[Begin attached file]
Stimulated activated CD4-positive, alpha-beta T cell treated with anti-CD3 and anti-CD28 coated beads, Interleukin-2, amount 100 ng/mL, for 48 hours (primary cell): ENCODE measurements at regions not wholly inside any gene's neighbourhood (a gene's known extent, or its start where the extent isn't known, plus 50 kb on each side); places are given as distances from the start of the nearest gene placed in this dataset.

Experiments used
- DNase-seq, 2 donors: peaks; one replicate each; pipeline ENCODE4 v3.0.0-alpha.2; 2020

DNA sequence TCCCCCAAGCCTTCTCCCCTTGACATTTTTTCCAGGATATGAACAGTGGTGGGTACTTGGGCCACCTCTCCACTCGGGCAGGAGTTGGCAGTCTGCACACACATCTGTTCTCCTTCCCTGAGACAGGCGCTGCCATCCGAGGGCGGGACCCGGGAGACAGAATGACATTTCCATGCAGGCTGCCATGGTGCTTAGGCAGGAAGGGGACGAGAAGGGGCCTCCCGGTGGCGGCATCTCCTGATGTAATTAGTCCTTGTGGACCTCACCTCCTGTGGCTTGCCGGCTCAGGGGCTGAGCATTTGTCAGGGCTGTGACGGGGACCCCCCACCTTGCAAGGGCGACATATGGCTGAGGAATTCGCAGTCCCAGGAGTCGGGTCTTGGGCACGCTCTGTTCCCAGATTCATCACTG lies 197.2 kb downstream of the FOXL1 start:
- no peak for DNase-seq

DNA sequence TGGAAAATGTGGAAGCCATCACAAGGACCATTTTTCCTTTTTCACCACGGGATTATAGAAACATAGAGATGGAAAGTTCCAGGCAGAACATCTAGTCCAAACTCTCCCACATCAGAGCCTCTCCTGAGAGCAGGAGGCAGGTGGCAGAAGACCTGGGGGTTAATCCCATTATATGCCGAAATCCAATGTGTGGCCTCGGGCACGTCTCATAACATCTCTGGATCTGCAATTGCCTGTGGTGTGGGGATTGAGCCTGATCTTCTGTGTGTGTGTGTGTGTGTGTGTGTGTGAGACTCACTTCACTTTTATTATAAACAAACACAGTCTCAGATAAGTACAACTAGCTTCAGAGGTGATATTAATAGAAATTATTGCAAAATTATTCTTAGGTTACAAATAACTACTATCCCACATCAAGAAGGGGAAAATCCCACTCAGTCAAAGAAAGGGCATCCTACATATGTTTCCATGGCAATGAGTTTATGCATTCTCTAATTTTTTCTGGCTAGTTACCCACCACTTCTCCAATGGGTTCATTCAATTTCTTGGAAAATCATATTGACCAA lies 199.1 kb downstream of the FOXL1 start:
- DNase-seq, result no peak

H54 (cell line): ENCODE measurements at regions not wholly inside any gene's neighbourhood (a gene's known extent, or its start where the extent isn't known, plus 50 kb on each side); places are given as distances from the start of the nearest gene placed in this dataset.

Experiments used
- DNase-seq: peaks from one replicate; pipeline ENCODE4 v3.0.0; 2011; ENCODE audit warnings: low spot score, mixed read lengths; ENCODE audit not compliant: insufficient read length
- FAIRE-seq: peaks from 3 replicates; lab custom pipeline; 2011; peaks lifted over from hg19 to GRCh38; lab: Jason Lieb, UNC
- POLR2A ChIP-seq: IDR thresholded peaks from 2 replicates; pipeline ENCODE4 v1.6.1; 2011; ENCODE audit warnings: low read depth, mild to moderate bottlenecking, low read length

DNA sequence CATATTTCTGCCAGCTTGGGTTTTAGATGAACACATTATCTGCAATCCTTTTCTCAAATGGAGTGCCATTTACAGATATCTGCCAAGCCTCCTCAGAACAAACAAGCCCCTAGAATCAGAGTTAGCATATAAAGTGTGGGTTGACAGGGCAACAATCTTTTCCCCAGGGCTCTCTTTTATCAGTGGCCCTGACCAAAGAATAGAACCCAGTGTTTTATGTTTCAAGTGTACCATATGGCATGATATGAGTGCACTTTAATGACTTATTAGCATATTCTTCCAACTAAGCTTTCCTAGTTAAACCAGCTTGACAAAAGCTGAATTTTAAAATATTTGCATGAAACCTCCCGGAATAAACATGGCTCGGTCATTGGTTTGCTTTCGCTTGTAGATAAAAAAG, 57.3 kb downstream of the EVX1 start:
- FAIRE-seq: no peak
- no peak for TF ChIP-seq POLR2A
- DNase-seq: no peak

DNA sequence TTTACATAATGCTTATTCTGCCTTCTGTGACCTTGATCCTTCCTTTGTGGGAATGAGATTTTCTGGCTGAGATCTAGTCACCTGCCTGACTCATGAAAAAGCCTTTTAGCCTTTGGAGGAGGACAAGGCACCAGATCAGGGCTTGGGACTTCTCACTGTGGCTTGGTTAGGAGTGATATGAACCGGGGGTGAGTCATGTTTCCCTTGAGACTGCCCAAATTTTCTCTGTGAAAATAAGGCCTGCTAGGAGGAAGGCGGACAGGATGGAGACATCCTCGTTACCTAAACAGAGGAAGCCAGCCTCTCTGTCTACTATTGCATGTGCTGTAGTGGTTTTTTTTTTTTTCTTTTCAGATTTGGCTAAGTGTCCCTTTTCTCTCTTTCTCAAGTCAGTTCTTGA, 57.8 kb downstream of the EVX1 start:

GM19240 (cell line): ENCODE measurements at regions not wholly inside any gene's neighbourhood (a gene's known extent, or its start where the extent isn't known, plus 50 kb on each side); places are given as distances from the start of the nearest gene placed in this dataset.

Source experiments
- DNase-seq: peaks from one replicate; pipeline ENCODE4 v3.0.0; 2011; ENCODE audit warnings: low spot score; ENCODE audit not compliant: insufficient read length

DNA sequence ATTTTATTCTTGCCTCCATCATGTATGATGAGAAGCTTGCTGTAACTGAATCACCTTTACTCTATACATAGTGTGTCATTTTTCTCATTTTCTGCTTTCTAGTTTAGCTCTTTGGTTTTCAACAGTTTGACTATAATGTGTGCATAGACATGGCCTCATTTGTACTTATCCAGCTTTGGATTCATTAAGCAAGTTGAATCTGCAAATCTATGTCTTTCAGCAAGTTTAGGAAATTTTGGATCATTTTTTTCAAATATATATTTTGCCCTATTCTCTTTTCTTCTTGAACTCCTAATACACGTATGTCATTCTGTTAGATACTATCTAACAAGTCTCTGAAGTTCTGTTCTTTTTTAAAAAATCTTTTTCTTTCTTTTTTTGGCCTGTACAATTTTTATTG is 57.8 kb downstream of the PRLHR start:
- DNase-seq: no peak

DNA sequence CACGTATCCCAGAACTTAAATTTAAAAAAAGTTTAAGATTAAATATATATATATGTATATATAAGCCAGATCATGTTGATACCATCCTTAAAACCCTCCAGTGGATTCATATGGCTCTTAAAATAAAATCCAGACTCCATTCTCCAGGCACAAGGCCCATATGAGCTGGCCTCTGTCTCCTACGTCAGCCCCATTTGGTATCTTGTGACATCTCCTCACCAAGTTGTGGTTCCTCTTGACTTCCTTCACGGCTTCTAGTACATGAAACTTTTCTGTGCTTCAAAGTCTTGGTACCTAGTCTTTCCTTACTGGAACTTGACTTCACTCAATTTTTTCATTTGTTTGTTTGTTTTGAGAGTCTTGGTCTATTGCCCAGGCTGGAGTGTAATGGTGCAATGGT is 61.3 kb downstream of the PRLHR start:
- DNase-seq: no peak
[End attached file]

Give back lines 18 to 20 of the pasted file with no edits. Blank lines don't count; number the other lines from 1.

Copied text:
GM19240 (cell line): ENCODE measurements at regions not wholly inside any gene's neighbourhood (a gene's known extent, or its start where the extent isn't known, plus 50 kb on each side); places are given as distances from the start of the nearest gene placed in this dataset.

Source experiments
- DNase-seq: peaks from one replicate; pipeline ENCODE4 v3.0.0; 2011; ENCODE audit warnings: low spot score; ENCODE audit not compliant: insufficient read length